A total of 48,458 out of 99,000 Likud members voted on Monday's primary elections, in all 49.17% of the party's eligible voters cast their ballots.
Accounting for party chairman, Benjamin Netanyahu, the big winner of the evening is MK Gideon Saar.
He is followed by Gilad Erdan, Reuven Rivlin, Benny Begin, Moshe Kahlon, Silvan Shalom, Moshe Yaalon, Yuval Steinitz and Leah Ness – who surprised everyone by overtaking Limor Livnat as the Likud's top female candidate.
The next ten consist of Yisrael Katz, Yuli Edelstein, Limor Livnat, Yossi Peled, Haim Katz, Michael Eitan, Dan Meridor, Tzipi Chotobali, Gila Gamliel.
Moshe Feiglin, whose ascent is greatly feared by Netanyahu, reportedly reached the 20th spot.
The Likud's top ten
Kadima was quick to respond to the results: "From this evening it can't be covered up anymore, once again the Likud is captive by the extremist right, which is trying to get to power and realize its extremist policies together with Benjamin Netanyahu."
'Saddened and Ashamed'
Just like his Labor counterpart last week, the Likud's secretary general also found himself apologizing on the eve of his party's primary elections.
On Monday evening the Likud's central election committee announced ballots would remain open an additional two hours, until 1:00 am, due to the endless lines of voters still waiting for their turn. The voter turnout was reported as being less than 50%.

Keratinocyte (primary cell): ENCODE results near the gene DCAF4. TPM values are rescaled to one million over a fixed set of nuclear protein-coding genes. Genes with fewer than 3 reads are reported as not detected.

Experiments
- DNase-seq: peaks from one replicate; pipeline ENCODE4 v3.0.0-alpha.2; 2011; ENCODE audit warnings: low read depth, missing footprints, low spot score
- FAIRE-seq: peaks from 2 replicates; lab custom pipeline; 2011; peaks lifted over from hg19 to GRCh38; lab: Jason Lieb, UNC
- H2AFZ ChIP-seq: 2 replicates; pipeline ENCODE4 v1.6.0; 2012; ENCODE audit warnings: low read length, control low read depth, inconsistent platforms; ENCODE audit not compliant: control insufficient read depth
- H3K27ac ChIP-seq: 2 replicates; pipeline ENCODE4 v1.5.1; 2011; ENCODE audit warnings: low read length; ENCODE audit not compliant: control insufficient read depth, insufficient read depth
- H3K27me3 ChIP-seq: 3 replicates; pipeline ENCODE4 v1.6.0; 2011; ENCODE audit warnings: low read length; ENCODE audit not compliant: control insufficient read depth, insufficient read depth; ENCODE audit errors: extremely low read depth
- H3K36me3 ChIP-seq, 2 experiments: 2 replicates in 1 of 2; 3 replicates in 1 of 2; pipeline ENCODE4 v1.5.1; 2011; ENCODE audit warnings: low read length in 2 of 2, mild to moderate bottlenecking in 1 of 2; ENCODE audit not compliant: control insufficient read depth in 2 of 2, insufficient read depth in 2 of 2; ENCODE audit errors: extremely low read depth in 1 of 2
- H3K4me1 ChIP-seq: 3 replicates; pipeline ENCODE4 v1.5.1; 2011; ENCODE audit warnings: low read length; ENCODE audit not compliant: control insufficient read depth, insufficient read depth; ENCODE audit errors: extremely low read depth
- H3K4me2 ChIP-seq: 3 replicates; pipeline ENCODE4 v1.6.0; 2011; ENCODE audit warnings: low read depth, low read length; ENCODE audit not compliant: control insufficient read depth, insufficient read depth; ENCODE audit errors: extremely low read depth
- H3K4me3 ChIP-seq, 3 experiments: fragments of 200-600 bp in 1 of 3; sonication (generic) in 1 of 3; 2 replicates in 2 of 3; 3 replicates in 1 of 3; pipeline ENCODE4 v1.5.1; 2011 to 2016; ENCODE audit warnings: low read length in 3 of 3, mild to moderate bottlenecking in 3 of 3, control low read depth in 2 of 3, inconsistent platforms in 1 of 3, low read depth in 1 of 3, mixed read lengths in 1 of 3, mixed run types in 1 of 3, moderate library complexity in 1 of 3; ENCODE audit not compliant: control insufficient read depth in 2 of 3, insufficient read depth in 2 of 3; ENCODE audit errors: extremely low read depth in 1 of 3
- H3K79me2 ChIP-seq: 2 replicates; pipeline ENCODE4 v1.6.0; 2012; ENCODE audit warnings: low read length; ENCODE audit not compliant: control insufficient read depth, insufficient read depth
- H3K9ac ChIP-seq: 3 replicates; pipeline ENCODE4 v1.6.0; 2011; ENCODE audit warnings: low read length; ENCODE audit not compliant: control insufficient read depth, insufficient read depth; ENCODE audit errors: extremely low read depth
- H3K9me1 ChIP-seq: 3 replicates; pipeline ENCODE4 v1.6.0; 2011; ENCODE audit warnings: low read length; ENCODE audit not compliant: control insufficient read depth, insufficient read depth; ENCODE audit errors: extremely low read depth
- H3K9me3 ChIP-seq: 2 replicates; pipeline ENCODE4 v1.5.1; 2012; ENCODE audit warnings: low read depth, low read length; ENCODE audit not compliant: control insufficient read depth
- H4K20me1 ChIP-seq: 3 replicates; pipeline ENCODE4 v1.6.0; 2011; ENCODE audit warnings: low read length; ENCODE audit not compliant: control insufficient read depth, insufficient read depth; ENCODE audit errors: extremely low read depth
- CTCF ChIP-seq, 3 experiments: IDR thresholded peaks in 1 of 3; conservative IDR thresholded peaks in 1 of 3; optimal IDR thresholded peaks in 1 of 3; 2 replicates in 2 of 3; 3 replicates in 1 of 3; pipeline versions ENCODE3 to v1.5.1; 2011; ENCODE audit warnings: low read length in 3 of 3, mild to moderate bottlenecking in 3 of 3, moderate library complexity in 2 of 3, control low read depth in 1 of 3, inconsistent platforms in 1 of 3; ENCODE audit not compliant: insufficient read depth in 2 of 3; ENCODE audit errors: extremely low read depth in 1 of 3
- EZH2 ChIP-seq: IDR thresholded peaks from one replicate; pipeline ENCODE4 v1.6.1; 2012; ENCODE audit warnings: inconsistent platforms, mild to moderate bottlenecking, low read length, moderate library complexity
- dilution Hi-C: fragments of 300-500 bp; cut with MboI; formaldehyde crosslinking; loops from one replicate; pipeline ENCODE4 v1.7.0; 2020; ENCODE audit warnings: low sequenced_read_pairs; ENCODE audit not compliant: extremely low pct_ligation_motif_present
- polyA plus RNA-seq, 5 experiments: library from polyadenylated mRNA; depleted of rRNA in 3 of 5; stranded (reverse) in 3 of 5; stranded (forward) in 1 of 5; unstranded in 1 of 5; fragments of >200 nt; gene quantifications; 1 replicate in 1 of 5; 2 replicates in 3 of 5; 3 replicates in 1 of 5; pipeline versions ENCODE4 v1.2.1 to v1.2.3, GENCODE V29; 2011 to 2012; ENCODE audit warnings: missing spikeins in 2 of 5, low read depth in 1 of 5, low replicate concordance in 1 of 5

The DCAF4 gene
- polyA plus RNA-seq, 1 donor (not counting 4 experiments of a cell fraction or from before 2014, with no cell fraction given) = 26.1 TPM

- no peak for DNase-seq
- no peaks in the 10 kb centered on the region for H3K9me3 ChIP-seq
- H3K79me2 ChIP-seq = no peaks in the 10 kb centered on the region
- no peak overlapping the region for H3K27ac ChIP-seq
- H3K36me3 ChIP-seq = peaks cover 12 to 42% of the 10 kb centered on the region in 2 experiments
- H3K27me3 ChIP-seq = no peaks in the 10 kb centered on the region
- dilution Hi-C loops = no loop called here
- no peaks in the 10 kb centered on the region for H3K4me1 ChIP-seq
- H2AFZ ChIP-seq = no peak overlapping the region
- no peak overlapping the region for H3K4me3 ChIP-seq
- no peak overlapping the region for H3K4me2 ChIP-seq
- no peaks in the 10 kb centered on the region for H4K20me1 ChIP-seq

"I apologize for the distress this caused and call on people to come and vote tonight," Secretary-General Gadi Arieli said on Monday after the committee's announcement. Likud MK Gilad Erdan summed up the fiasco: "I am saddened, and also a little ashamed."
There was a great deal of concern amongst those close to Chairman Benjamin Netanyahu regarding the extremely low voter turnout, which they feared would help Moshe Feiglin – who Netanyahu has sought to expunge from the Knesset roster.
The Feiglin camp, meanwhile, warned it would appeal to the High Court of justice over proposals to extend the voting by an additional day. Field operatives were furious, saying such a move would constitute an unprecedented affront to democracy. Top Likud officials eventually also agreed it would be a mistake to continue voting on Tuesday, although the proposal has yet to be completely rejected.
"The preparations for this election were flawed, the entire plan was flawed," said senior party officials, quick to launch a stinging assault.
"The number of sites was very small and there were very few polling booths. This could have been calculated so easily, and then we could have handled the influx of voters. This is a huge blunder, particularly because we could have anticipated this," they said.
The problem began due to the transition to electronic ballots – which also felled the Labor primaries. The malfunctions meant voters were stuck at the booths for extended periods of time. In some towns the computers crashed altogether.
Several Likud operatives testified that voters "just gave up on the line and went home."
Netanyahu briefly discussed his discontent with the situation, saying "there is no doubt that there is much room for improvement with computerized voting. This much is clear."
Attila Somfalvi contributed to this report